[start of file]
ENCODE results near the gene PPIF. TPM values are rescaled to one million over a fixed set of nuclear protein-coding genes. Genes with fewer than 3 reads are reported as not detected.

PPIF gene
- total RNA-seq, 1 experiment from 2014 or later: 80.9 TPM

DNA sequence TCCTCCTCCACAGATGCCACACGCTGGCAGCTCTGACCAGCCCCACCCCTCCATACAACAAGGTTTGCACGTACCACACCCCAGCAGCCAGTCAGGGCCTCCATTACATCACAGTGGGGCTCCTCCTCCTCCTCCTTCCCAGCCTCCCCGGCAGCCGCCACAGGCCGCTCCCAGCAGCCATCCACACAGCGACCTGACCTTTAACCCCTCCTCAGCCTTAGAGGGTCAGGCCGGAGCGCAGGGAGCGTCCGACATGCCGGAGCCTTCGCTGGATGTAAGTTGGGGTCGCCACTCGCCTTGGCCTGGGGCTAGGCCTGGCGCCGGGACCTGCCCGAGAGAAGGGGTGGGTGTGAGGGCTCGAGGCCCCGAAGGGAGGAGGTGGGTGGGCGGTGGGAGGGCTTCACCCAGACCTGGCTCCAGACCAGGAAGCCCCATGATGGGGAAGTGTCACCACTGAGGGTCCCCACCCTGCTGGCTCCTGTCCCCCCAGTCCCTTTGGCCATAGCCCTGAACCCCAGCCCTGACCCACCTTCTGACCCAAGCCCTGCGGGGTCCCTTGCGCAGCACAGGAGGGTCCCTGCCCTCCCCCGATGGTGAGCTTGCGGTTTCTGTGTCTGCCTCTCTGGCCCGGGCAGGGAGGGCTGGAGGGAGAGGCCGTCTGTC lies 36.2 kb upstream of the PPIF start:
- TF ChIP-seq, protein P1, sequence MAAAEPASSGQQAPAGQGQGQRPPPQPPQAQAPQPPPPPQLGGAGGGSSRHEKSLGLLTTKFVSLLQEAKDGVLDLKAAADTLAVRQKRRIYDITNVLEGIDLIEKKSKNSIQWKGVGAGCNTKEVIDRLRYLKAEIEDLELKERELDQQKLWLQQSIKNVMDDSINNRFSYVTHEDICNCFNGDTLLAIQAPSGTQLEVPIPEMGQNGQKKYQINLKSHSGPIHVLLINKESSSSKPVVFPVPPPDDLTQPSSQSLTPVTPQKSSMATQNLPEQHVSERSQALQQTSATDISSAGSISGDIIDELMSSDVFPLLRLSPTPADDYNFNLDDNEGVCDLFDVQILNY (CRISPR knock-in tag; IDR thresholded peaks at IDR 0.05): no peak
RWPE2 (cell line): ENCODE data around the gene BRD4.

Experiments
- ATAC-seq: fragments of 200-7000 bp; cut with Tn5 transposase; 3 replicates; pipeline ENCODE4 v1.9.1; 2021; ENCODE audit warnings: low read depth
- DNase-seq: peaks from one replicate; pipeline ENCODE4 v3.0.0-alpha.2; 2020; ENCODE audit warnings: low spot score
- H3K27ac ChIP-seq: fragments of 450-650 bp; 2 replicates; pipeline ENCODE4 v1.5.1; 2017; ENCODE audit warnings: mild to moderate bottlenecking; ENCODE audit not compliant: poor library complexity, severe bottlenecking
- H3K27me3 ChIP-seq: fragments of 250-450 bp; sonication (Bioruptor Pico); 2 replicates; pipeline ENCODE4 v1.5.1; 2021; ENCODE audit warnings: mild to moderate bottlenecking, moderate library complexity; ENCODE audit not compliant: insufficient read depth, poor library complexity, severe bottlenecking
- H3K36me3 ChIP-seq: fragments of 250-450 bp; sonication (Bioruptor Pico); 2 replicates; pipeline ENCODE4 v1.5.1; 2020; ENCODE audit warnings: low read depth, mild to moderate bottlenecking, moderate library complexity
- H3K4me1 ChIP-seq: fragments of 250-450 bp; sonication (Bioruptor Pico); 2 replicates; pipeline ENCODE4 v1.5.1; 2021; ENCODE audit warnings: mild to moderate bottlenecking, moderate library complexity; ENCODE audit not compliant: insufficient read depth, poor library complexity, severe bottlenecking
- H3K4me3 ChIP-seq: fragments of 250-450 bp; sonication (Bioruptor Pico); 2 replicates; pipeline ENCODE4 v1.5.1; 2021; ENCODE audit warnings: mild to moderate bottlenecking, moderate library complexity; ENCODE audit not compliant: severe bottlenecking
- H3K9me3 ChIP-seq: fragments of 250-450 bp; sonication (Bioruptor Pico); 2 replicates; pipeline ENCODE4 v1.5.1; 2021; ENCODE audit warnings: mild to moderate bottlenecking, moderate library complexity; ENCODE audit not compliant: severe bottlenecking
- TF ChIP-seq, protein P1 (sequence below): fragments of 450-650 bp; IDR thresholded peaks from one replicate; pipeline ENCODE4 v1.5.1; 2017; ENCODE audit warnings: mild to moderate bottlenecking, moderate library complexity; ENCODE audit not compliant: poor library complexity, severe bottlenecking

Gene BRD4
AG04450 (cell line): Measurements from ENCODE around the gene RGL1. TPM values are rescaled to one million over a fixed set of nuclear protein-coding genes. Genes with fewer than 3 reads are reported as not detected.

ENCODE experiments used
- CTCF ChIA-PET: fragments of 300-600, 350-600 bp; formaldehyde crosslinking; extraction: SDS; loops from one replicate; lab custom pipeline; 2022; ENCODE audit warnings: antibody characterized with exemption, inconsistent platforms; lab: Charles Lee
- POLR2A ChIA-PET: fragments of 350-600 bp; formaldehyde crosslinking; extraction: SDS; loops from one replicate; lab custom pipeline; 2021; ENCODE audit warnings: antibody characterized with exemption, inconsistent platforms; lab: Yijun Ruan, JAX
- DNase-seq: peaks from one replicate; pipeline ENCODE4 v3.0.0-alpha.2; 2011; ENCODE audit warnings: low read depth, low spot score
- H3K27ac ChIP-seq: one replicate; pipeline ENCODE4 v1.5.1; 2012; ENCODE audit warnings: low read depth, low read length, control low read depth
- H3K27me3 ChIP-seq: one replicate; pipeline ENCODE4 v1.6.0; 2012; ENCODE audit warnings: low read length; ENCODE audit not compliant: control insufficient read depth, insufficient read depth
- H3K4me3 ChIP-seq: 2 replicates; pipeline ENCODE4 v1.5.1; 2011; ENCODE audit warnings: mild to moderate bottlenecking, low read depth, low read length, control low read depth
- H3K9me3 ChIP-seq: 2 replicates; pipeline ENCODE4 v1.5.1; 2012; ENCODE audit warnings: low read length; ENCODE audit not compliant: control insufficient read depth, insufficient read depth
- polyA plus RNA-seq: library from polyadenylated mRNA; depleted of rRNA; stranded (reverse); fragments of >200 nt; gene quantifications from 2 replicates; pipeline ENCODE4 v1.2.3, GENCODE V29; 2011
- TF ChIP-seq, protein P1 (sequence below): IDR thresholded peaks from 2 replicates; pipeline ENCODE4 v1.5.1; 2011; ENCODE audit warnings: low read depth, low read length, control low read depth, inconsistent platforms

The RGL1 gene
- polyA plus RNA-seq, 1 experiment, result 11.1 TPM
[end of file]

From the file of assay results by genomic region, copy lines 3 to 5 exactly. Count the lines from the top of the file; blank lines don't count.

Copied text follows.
- total RNA-seq, 1 experiment from 2014 or later: 80.9 TPM

DNA sequence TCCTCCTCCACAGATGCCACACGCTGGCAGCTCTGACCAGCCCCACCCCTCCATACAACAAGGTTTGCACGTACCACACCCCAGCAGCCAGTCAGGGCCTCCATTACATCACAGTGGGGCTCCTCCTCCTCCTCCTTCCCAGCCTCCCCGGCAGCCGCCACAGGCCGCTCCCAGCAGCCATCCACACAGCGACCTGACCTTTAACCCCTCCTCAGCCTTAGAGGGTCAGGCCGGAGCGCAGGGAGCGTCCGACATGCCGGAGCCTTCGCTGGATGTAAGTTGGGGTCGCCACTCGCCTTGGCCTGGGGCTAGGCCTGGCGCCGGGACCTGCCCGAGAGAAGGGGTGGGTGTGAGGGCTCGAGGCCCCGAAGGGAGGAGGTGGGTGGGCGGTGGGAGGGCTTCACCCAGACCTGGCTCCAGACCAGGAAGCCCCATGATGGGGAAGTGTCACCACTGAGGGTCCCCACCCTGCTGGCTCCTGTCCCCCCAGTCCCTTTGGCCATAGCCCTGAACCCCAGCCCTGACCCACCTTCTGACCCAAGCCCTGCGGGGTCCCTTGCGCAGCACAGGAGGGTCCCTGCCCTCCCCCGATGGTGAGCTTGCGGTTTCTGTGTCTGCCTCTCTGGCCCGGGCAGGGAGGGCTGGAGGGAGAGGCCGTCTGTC lies 36.2 kb upstream of the PPIF start:
- TF ChIP-seq, protein P1, sequence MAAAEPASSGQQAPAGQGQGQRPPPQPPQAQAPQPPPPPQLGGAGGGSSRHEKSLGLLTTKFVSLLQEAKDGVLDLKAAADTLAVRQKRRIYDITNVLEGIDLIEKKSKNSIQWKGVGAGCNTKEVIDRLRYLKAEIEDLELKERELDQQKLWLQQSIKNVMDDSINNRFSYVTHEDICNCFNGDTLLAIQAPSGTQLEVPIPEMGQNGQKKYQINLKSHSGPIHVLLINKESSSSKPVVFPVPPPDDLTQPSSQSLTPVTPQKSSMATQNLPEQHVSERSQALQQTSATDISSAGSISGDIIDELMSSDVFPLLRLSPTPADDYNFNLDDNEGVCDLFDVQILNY (CRISPR knock-in tag; IDR thresholded peaks at IDR 0.05): no peak